Target: National Park Service Director Jonathan B. Jarvis
Goal: Reject requests to drive a vulnerable elk species out of a national park for livestock profits
Ranchers who are leasing land from the Point Reyes National Seashore have been pressuring the National Park Service to either remove the once critically endangered tule elk from its natural habitat or build restrictive and disruptive fences to keep the elk from grazing on the borrowed land. These elk nearly went extinct from human expansion and over-hunting, with populations as low as 28 in 1895. Since then, they’ve rebounded to about 3,900, but still require protection to prevent population loss. Driving them out of a national park clearly runs counter to that goal.
Tule elk are considered to be an essential part of the ecosystem around Point Reyes, and their removal would not only disrupt this naturally free-roaming species, but the daily lives of other animal species as well. The ranchers are upset that the elk are grazing on land that they claim belongs to them, even though it’s only been temporarily leased. They’ve even gone so far as to call the elk species “invasive.” An invasive species is one that is imported from another area and multiplies without a natural predator. Point Reyes National Seashore is the tule elk’s native habitat – the invaders are the ranchers and their cattle.
Allowing these selfish ranchers to have their way will almost certainly disrupt the population of the already threatened tule elk as well as the other species that live in harmony with these gentle grazers. Sign this petition to demand that the National Park Service reject any request to have the tule elk removed or to have fences that would restrict their movement built on the land that they’ve always called home.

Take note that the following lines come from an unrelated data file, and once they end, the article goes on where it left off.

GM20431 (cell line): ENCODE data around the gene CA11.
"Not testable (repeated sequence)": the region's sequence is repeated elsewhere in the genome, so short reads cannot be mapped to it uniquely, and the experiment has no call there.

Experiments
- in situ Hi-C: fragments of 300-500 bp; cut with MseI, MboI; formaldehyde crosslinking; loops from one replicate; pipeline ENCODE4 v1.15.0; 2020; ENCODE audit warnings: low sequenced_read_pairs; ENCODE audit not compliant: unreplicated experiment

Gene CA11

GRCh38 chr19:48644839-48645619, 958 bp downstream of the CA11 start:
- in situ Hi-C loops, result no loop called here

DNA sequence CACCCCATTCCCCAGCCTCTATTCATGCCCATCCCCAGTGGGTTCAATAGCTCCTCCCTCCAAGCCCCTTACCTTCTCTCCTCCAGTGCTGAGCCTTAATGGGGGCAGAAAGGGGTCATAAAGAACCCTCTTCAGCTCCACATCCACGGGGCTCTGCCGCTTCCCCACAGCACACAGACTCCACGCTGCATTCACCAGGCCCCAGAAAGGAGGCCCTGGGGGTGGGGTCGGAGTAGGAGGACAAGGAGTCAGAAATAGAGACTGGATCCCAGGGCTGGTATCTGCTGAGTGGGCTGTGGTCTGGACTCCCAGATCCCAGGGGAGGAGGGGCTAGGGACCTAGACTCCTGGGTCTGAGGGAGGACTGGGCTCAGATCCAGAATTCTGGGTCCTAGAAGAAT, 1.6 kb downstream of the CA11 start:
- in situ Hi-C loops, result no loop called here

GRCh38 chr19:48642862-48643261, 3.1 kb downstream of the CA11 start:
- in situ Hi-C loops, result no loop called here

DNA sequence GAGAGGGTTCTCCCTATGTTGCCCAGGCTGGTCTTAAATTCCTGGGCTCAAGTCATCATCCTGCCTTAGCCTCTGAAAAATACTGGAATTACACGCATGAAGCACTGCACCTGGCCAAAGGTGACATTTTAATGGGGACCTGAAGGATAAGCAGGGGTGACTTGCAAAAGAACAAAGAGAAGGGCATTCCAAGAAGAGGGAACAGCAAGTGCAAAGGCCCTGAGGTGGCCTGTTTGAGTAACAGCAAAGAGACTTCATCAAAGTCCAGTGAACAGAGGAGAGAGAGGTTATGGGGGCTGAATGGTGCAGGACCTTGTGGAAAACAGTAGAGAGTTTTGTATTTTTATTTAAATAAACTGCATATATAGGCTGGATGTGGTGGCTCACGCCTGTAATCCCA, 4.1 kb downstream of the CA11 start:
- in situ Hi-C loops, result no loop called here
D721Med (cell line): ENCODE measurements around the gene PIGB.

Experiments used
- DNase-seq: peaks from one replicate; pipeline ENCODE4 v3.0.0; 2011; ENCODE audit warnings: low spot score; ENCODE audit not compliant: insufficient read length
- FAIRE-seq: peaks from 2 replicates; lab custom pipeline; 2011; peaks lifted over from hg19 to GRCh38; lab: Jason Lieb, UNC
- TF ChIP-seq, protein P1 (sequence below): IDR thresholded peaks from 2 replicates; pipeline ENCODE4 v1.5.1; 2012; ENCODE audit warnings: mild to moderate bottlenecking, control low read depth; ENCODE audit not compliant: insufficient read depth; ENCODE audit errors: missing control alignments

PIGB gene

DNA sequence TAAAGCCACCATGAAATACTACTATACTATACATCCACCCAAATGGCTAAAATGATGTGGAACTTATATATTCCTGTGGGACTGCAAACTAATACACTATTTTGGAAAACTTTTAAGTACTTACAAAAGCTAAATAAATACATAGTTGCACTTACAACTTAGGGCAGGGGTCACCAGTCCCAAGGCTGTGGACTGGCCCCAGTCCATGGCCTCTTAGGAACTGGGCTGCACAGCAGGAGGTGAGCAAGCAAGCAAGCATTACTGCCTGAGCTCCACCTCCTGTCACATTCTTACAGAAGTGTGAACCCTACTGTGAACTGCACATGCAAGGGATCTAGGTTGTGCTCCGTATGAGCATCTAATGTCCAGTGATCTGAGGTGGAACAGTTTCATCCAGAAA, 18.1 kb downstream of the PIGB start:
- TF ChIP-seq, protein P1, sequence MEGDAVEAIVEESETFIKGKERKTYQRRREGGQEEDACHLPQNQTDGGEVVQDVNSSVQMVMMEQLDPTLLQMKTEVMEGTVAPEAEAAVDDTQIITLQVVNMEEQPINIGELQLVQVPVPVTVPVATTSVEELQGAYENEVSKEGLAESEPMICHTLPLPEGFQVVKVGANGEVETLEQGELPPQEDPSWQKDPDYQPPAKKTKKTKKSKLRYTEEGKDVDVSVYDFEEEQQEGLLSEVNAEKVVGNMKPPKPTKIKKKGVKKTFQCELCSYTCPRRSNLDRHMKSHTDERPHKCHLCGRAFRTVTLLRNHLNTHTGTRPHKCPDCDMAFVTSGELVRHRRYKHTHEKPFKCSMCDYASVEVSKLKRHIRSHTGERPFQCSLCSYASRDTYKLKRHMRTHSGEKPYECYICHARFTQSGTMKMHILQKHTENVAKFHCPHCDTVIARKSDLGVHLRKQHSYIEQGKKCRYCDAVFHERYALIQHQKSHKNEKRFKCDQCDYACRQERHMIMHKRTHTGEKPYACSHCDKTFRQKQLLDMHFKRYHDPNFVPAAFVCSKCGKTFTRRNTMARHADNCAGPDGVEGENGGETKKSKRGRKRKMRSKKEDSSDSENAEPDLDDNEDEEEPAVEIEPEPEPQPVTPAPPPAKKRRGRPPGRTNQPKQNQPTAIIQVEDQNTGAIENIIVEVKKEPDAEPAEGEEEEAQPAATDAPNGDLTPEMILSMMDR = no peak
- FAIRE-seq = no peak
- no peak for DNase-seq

Dear Director Jarvis,
It’s come to my attention that ranchers who are leasing land from the Point Reyes National Seashore are petitioning the National Park Service to either drive the tule elk out of the park or put up fences that would keep them from roaming naturally. The tule elk was nearly driven to extinction by disruptive human activity, and either of these actions could easily send their numbers into a downward spiral.
As part of a natural ecosystem, the tule elk are very important for keeping the environment of the Point Reyes National Seashore area in balance. This park is also home to a number of endangered species, and disruptions such as fences or the complete removal of the elk could have devastating effects on these animals in addition to the delicate tule elk population. These ranchers are simply leasing the land from the park, and they have no right to push out a native species just because it inconveniences the cattle they’ve brought in. Their profits are not more important than the protection of multiple endangered species.
I urge you not to cave to pressure from special interests and to reject demands from the ranchers in question to tamper with the habitat of the tule elk. Your responsibility is to protect the ecosystem of the national parks in the U.S., not to ensure that greedy ranchers can make more money.
[Your Name Here]
Photo credit: Shravans14 via Wikimedia Commons